Important to read Dan Glazebrook and Sukant Chandan as they take apart the British ‘foreign policy’ machinations that help no-one here or there:
A dump post for bits cut from a manuscript. So yes, I will not be talking about Bababababadiouuuuu. But leave it here in case I need to retrieve it from the hungry mouse:
that atrocities here and there and the perpetual state of war cannot be swallowed whole means we need not agree with the philosopher Alain Badiou when he claims ‘being indignant’ about a state murder is insufficient because ‘a negative emotion cannot replace the affirmative idea and its organization, any more than a nihilistic riot can claim to be politics’ (Badiou 2011/2012). Badiou’s claim is contradicted by the evidence of consistent and sustained mobilisation against the violence of such encounters, and the question of deciding, far too quickly in Badiou’s case, where the violence begins and ends, and what is a riot and what is organisation. Useful insights can be realised through faulty representations but more generally, there is rage and organisation that goes together in opposition to the dominant. The point is to not join with the dominant so as to merely, even critically, help engross its surplus.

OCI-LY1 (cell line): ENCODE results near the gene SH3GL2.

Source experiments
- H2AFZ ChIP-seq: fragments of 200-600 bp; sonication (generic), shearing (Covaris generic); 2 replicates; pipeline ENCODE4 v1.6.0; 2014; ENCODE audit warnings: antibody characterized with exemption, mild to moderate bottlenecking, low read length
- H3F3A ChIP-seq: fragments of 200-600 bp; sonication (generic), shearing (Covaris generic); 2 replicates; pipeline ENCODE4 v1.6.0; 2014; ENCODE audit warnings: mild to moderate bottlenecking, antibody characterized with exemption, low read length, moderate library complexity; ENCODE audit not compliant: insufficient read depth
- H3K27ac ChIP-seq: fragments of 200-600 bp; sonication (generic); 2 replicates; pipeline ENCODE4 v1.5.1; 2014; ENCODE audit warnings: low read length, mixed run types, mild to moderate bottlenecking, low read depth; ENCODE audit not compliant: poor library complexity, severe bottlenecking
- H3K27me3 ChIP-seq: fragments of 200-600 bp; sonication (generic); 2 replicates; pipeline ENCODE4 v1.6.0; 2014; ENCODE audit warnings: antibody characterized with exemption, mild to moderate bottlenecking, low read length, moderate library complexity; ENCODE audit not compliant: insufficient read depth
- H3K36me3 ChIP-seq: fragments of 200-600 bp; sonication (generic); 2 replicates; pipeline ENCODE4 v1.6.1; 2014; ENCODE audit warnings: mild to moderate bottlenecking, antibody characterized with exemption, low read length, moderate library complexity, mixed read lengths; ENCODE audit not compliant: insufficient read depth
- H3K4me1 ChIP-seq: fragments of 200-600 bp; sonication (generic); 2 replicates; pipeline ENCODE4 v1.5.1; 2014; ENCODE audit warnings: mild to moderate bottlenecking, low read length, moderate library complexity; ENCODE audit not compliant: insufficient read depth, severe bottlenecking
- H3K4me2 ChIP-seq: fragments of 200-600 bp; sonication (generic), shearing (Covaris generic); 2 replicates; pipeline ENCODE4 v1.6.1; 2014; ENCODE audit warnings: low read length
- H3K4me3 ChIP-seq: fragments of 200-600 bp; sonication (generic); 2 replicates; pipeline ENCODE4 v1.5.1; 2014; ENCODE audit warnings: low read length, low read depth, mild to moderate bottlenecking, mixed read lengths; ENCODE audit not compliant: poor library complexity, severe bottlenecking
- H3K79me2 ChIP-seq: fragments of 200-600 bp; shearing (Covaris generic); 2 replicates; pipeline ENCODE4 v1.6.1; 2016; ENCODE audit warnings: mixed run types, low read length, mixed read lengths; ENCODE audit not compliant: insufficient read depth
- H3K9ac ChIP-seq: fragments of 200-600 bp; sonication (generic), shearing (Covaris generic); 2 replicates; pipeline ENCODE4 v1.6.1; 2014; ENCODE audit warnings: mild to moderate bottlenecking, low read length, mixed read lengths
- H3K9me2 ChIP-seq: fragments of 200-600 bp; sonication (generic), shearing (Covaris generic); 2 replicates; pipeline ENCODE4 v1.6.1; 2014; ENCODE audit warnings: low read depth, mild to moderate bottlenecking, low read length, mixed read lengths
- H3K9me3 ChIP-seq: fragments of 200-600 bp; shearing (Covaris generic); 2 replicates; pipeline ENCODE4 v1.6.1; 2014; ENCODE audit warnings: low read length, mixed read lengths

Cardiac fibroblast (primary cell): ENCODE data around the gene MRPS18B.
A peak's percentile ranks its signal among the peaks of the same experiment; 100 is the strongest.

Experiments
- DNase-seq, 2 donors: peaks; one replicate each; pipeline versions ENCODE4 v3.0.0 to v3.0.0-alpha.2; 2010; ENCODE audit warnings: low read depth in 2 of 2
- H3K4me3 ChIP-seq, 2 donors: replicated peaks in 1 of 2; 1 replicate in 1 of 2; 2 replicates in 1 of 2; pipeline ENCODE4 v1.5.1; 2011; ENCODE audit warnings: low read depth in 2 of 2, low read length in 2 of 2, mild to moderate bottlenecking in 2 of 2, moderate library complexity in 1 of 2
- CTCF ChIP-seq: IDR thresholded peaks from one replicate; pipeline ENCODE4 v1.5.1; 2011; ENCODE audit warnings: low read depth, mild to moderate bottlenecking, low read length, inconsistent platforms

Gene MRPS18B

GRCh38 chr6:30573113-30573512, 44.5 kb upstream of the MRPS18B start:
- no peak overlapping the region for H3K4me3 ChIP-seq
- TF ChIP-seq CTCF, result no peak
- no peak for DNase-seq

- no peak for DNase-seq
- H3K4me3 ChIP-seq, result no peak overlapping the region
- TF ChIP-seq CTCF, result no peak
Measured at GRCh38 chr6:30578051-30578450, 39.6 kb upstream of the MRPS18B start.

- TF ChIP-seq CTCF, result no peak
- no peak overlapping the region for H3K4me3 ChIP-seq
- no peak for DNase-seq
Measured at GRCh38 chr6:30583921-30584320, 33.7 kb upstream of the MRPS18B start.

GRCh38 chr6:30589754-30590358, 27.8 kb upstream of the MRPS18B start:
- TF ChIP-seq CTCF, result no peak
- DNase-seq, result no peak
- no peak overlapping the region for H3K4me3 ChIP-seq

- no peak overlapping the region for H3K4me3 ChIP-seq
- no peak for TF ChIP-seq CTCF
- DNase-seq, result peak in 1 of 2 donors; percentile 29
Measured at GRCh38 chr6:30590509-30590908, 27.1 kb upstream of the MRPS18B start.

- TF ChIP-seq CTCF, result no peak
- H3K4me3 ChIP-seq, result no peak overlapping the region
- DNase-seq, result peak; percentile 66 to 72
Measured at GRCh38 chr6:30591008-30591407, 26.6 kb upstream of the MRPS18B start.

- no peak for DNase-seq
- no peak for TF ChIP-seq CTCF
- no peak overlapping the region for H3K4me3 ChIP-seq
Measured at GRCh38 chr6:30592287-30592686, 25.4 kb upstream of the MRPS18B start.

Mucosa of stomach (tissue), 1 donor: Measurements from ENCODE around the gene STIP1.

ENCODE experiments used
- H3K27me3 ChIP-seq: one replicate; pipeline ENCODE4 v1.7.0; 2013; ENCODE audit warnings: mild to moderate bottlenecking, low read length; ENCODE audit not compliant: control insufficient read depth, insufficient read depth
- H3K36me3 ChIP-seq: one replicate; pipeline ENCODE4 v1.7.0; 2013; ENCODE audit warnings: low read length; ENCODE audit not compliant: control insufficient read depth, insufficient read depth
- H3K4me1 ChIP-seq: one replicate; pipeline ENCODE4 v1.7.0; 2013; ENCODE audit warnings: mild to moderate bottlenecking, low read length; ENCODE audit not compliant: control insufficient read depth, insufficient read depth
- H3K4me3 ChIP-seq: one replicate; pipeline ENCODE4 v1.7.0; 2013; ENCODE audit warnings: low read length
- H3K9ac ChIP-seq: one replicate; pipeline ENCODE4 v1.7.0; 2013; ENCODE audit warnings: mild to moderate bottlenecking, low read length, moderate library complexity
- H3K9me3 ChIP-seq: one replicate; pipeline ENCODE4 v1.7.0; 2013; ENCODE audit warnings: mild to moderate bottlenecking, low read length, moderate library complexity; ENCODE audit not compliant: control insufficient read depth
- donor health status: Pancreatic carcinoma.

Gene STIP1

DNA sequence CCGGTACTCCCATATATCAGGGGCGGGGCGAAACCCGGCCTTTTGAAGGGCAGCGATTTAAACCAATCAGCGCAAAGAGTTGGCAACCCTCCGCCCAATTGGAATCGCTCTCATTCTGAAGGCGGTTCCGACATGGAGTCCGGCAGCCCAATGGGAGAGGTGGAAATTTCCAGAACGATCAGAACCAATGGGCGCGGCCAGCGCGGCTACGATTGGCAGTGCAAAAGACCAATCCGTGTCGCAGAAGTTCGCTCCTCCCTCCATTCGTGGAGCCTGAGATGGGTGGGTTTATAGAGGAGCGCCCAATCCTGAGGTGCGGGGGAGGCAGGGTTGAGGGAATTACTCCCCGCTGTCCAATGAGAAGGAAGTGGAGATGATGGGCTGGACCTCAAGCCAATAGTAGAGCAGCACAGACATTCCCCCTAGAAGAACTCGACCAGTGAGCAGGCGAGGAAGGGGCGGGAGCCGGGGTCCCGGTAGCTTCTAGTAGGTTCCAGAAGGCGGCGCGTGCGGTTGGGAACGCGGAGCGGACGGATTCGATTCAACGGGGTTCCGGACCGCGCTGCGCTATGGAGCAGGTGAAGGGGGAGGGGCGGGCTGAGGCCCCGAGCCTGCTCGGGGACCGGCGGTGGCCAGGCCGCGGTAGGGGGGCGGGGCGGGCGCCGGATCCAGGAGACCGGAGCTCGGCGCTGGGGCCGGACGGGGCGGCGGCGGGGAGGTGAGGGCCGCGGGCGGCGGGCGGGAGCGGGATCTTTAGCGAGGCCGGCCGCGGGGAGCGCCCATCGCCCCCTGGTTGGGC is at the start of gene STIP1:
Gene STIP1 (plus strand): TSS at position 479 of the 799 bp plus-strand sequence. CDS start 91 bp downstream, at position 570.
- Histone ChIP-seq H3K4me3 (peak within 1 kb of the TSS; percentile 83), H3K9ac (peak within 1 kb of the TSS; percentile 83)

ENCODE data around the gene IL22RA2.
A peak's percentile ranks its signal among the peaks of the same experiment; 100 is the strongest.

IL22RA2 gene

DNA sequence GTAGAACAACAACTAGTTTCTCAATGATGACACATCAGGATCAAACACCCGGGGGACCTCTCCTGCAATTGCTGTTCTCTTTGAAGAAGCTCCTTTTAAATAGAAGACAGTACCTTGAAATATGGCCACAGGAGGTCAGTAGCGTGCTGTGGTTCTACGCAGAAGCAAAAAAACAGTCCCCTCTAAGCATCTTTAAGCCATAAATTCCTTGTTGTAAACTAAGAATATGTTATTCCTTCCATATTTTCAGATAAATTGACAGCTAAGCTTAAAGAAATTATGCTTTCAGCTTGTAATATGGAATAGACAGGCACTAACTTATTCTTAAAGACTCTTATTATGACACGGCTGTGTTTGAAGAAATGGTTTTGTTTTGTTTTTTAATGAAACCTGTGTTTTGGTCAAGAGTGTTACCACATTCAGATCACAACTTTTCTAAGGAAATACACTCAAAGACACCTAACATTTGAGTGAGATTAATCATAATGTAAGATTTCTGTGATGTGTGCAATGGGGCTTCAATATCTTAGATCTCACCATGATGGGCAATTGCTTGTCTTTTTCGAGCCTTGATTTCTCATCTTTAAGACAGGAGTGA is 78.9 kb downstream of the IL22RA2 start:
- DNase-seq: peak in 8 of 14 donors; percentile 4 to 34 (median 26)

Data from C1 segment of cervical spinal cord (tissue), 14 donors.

I guess it is easy to see why this needs to be cut, even if there is a point in there somewhere.
More seriously though, I also cannot use this now: